When their baby grew up and had a daughter of his own, he told her that what he remembered best was the food. "The roast would cook till lunchtime, and then it would come out of the oven and a ham would go in, for supper. It seemed like we ate all day."

The house remembers, too, the huge elm tree smack in the middle of the back yard. Flowers were planted along the sidewalk next to the fence. Vegetables went in by the alley. Every yard was the same, differing only in the plumpness of the tomatoes or the size of the roses.

The carpenter built a shed out back. "Garadge" was the way they pronounced it, the Chicago way. It was a new word that rolled around in their mouths like hard candy. They had a car by then, and it took all of a 12-hour day to drive to Iowa every summer to see his brothers. He had a good construction job at the new Municipal Pier. The way his son talked, proudly, he built it practically all by himself, with his own two strong hands. And often on Sundays the whole family went to Riverview Park, where that same carpenter was banned from the nail-hammering contest, because he could swat a 16 penny down to its head into a log with one powerful whack, winning the prize every time. They knew him at Riverview Park. It was a mark of status for a carpenter.

It was a good time for the house. Window frames got painted; cracked planes of glass were replaced to keep in the heat. The carpenter varnished the woodwork and doors. He built a wagon for the little boy, with a space in the back for the child to put his foot when he scooted down the sidewalk out front, towards Humboldt Park.

Houses can endure change; they don't mind a bit, in most cases. The baby grew up, became a man and brought home a wife and they settled upstairs. A bedroom dresser with carved mahogany balls over the mirror was carried up the back stairs by furniture movers. A rug was unrolled in the front room, blue, with sculpted swirls. Friends came over to watch programs on the new television, a wood box as big as an armchair, with a tiny round screen. They piled their coats on the davenport in the den and helped themselves to a beer from the refrigerator. Their children fell asleep on the soft bed of coats to the reassuring sound of their parents' voices discussing what they'd read in the newspapers.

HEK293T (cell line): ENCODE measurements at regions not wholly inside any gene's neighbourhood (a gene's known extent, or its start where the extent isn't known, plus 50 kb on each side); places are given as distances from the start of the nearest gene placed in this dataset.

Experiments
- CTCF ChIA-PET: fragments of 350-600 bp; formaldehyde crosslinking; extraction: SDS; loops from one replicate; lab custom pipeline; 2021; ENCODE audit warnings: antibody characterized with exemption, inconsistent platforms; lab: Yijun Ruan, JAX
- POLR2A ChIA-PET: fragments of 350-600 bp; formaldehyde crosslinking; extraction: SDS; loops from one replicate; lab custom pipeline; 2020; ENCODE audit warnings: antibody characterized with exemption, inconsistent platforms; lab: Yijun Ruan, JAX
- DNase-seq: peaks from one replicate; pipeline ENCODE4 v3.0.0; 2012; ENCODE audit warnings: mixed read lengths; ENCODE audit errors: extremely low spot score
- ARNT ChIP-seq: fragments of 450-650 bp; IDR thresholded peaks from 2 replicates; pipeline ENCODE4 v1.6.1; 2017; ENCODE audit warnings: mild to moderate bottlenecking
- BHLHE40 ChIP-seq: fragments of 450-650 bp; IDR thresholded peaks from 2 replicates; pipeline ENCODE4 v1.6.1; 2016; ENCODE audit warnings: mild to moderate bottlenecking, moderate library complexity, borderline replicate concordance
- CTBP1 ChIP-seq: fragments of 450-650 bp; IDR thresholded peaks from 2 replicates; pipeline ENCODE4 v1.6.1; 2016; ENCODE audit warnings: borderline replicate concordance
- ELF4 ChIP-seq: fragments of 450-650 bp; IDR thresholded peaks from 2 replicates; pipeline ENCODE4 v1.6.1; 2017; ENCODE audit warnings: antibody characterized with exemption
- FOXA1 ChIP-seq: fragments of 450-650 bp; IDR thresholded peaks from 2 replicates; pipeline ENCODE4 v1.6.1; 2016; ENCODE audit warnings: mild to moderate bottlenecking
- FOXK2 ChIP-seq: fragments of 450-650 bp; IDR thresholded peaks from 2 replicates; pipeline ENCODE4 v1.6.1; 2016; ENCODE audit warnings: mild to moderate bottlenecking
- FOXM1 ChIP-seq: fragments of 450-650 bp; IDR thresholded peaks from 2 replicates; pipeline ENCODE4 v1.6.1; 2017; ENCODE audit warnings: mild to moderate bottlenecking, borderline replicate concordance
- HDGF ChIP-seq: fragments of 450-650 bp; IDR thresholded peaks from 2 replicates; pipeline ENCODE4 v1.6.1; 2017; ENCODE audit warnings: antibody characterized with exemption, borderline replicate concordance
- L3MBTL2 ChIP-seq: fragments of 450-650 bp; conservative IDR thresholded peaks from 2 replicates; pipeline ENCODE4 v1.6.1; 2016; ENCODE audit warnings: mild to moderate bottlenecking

This is when a house feels the most useful. Houses dream, too, and when they do, this is the time they remember as their best.

"I don't just dream about the house," Celia told her sister. "I dream about the entire neighborhood. I dream of North Avenue where Mom shopped. In fact, I dreamed it again last night." She had no way of knowing that as she spoke, the house on Hirsch Street stirred briefly and a man in the bedroom sniffed the air and wondered who was roasting a ham at this hour of the morning. Out back, an ancient elm seed cracked open and a shoot began its hopeful journey upward.

Houses don't know about things like money, so it wouldn't have meant anything to 3234 Hirsch Street to know it was sold for $25,000 when the boy who came there as a baby grew up, sold it off and moved away. Nor could the house know that only five years later, its value would decrease to a quarter of that, less than the worth of the lumber and stone used to build it. Down the block, a similar two-flat was destroyed by fire one night. Across the street, another.

Celia first began to dream of the place shortly after they moved, when she was only 7. She stood every day at the window of her sunny new bedroom and looked down at a deserted suburban sidewalk. She was seldom lonely for companionship. It was the house she missed. She asked if they might drive to the old neighborhood some Sunday so she could see it again. "It's a slum now," said her father. "Too dangerous. We got out just in time."

So she found herself dreaming about it instead, and every dream left her with a giddy feeling of well-being. One night she dreamed of the grandfather she'd never met, carving a turkey at the table, like in a photograph she'd seen in an old album. That very night, the ancient linoleum in the Hirsch Street kitchen buckled underneath a chair and pushed it over. A piece of dirty paint the size of a quarter flaked off the bedroom door, exposing, underneath, varnish of shiny brown.

When Celia's grandmother died, fingering a Stephen Foster song on the coverlet as if it were a piano, the house stirred again. The door banged open into the front hall and a child playing there observed a rainbow on the floor, like sun shining through colored glass. He looked behind him, but saw nothing but a cracked and dusty window.

"These dreams are haunting me," Celia wrote to her sister. "I need to see the place again. Bad neighborhood or not."